Prophets

Dr Pierre Coovert

Some people say that the gift of the prophet ended with the completion of the Scriptures. If we are talking about that aspect of the prophets that gave us new revelation, we would be right. Since the Scriptures are now complete we need no more revelations from the prophets. On the other hand, if we are talking about that part of the ministry of the prophet which involved the warning of God’s people when they started drifting from God’s precepts, we need prophets now as much as ever, maybe even more.

It is interesting that there is only one gift that is listed on every list of spiritual gifts in the New Testament, and that is the gift of prophecy. This includes the list of ministers given to the New Testament church in Ephesians 4:11.

In this article I want to take a look at the prophet, first the Old Testament prophets, and secondly prophets in the New Testament.

In the Old Testament prophets were called of God when the people of Israel departed from God’s precepts, or as we are more prone to say, when they backslid. They came with a message of warning which often contained new revelation from God. Remember, they did not have the completed Scriptures from which to preach.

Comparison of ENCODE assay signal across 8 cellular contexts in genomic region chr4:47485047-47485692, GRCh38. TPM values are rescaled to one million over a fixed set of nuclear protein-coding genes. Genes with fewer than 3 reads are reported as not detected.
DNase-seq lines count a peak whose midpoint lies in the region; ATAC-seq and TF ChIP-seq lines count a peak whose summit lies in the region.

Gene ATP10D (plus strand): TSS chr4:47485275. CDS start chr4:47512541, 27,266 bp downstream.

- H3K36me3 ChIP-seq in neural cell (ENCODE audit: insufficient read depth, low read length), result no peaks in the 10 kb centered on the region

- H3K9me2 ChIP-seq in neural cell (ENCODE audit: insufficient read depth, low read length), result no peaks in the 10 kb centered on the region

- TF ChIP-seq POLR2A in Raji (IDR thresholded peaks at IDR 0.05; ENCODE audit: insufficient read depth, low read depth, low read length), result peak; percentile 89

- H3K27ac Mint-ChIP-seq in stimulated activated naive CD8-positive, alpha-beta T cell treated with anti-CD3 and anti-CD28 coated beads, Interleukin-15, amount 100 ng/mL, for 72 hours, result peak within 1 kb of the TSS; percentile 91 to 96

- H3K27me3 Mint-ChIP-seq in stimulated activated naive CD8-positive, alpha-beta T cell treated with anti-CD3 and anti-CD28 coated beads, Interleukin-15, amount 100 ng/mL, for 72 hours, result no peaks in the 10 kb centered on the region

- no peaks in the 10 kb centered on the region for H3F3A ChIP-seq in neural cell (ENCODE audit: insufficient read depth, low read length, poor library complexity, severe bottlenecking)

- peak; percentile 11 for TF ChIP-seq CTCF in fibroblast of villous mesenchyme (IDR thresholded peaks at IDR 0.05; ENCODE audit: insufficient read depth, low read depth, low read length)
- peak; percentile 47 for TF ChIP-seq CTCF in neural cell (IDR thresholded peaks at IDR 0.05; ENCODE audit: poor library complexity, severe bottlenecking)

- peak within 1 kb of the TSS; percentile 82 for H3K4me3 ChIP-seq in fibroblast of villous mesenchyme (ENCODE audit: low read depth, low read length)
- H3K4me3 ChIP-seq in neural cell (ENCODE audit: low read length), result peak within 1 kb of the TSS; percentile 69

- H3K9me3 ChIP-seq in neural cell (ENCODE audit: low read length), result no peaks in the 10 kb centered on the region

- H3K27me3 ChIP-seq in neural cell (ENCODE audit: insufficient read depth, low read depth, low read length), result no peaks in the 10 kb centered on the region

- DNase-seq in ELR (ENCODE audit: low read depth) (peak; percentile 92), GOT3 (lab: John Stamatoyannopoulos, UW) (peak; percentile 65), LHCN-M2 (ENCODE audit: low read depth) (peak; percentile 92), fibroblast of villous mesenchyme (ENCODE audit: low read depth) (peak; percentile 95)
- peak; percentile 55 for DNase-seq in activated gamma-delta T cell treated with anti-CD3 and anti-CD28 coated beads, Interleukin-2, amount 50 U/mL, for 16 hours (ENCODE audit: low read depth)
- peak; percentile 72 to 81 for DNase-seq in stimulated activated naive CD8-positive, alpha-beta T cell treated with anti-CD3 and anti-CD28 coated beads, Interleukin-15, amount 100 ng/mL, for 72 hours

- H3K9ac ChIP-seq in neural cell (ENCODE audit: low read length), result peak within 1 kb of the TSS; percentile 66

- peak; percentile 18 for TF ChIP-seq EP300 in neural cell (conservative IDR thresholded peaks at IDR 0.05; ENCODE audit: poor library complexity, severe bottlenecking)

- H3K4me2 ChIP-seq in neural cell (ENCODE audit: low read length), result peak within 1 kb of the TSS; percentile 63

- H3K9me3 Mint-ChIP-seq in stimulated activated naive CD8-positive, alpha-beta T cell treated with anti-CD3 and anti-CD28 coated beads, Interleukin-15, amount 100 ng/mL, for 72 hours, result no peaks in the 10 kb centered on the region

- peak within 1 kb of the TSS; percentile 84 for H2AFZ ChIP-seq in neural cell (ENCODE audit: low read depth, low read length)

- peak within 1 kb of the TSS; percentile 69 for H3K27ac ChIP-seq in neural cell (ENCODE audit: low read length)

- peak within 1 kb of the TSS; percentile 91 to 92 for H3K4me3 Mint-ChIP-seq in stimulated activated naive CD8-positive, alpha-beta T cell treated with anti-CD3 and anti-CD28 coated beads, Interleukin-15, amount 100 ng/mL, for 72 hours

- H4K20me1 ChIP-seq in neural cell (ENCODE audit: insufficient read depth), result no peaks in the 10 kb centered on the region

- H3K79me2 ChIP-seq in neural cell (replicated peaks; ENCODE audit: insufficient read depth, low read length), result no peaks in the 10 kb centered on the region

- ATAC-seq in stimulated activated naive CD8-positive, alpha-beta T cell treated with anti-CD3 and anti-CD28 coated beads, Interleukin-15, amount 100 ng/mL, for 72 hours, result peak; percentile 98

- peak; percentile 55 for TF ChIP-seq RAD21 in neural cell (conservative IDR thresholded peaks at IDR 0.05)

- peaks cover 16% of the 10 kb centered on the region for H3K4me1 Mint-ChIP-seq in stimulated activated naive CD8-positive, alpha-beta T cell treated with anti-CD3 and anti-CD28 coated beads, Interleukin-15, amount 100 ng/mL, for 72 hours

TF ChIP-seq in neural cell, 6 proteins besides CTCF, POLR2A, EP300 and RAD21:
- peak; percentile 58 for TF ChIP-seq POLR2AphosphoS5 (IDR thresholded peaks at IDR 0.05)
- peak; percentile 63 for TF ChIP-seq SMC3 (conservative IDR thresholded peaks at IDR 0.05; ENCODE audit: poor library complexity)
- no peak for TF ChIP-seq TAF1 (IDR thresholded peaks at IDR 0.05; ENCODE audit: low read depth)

These men were uncompromising when it came to the Word of God. Their whole lives were built around “Thus saith the Lord.” It is true that they were also very much human and would sometimes get depressed and doubt. Even the great Elijah had a problem in this area in 2 Kings 19:1-3 and following. The prophet Jonah ran from God when he didn’t want to see Nineveh spared from God’s judgment.

In spite of all of the prophets human weaknesses and failings, they preached the message of God without compromise. They cared enough about the people to tell them the truth even when it was painful for the people and for themselves.

Many times the prophets saw the task they were called to do as a burden (see Nahum 1:1, Habakkuk 1:1, Zechariah 9:2, 12:1, and others). The mission of a prophet was a weighty mission with serious consequences.

When the people obeyed the words of the prophet God withdrew His judgment. When they did not, the judgment came as predicted by the prophet.